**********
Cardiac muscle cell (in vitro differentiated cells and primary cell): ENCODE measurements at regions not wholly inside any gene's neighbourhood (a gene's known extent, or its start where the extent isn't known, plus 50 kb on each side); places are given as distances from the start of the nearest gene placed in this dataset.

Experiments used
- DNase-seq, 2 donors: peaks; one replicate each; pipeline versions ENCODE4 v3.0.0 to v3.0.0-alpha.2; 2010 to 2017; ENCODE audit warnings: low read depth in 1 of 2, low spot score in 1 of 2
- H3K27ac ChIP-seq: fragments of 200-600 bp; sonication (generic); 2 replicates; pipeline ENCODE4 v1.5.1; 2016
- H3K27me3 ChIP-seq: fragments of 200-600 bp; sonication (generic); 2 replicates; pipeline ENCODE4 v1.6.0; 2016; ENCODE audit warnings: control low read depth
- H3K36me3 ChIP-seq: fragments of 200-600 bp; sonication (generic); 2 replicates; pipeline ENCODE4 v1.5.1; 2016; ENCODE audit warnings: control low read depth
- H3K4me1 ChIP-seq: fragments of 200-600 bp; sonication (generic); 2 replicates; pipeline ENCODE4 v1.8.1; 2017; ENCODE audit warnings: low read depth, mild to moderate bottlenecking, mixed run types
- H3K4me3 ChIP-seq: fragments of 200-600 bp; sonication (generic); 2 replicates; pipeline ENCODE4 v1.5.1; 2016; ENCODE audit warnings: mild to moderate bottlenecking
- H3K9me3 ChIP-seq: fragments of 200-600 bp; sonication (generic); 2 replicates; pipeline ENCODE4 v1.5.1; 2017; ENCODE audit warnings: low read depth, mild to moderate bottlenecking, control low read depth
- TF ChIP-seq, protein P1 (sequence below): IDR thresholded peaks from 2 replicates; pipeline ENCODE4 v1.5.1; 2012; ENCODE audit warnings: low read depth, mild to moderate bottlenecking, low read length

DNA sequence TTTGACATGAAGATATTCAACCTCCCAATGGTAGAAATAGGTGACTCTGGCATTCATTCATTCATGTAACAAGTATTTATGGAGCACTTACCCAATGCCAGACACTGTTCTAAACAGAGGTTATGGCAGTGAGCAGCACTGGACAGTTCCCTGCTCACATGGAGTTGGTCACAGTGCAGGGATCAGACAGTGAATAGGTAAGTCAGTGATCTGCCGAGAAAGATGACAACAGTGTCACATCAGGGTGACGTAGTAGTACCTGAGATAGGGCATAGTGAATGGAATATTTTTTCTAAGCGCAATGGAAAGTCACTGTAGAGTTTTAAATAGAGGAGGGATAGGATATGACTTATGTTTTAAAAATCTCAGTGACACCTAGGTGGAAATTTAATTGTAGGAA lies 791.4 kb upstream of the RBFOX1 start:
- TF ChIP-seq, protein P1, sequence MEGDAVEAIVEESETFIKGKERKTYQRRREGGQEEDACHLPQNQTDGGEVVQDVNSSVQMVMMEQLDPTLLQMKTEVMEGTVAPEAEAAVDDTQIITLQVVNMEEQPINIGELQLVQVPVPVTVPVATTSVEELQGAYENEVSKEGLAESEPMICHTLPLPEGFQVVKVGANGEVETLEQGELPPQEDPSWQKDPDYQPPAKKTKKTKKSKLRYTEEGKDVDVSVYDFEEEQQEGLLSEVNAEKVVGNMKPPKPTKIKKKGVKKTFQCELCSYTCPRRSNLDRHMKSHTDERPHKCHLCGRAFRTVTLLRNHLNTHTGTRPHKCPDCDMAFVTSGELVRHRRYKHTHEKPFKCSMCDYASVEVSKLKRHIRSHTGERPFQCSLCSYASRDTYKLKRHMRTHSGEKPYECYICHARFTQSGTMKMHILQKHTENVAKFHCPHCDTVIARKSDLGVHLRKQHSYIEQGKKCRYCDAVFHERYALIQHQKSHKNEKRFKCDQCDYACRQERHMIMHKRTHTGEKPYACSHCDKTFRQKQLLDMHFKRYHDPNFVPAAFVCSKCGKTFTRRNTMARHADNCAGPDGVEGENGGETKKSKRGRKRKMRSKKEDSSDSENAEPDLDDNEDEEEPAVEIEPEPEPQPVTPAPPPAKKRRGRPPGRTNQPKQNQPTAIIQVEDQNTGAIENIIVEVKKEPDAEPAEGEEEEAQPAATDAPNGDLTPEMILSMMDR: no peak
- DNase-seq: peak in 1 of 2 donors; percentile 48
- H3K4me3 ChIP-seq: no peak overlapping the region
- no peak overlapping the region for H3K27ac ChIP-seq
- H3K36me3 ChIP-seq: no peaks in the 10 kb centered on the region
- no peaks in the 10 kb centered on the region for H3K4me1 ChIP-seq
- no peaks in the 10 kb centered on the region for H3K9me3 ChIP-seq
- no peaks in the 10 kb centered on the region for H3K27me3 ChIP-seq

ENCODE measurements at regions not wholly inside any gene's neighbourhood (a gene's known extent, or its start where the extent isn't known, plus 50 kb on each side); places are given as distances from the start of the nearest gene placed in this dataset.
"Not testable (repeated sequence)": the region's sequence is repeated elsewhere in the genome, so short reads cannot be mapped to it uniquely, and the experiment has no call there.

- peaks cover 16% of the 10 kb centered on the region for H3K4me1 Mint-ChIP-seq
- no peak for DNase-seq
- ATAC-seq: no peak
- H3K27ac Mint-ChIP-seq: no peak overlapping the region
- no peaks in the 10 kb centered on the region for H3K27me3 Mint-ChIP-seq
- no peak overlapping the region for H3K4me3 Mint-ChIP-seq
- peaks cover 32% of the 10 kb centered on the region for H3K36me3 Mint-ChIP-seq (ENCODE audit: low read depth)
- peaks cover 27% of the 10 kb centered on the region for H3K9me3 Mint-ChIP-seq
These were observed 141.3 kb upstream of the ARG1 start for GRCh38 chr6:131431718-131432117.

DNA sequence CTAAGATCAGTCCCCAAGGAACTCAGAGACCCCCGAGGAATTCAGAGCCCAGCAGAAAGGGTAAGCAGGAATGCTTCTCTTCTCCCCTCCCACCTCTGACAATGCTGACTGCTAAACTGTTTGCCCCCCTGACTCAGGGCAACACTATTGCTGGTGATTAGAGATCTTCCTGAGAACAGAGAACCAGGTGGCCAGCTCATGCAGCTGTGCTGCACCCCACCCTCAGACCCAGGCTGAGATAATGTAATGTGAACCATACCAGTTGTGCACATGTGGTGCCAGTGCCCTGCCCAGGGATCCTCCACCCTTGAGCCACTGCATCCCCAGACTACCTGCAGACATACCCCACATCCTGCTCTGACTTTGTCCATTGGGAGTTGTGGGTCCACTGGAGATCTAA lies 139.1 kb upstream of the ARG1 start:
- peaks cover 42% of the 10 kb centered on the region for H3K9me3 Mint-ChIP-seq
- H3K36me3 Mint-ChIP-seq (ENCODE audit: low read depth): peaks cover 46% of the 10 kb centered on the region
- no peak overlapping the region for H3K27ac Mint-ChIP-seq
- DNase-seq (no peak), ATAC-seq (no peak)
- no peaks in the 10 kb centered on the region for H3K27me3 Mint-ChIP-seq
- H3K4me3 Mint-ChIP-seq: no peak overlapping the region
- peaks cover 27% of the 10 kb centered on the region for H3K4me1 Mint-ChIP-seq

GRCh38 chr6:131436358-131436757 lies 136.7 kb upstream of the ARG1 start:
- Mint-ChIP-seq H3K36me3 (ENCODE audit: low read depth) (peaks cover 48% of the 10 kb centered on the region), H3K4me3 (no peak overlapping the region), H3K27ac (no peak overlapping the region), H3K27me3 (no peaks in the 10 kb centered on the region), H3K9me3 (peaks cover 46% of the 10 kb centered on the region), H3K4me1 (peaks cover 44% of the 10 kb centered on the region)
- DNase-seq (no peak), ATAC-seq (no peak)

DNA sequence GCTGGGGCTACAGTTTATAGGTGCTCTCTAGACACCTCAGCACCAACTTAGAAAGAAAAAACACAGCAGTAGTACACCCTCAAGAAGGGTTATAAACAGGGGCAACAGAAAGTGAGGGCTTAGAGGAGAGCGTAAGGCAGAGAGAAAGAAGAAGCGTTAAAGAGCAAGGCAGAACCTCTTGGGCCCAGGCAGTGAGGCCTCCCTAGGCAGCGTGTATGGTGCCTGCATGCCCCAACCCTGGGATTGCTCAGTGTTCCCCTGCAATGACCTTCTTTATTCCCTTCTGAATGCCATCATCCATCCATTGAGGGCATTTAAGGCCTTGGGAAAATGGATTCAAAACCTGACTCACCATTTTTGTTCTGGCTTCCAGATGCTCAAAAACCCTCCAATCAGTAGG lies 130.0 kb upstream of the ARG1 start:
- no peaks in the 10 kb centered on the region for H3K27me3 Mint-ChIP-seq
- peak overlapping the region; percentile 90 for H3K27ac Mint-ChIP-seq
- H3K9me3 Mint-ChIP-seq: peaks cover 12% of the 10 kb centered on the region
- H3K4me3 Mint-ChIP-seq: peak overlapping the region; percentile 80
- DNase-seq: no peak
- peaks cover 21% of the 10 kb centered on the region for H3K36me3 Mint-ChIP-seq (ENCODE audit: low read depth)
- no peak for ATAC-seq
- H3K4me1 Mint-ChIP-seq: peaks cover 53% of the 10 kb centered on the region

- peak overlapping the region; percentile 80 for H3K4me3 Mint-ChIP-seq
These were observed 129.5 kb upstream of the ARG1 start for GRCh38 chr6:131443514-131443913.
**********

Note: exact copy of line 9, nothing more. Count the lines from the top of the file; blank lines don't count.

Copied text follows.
- H3K9me3 ChIP-seq: fragments of 200-600 bp; sonication (generic); 2 replicates; pipeline ENCODE4 v1.5.1; 2017; ENCODE audit warnings: low read depth, mild to moderate bottlenecking, control low read depth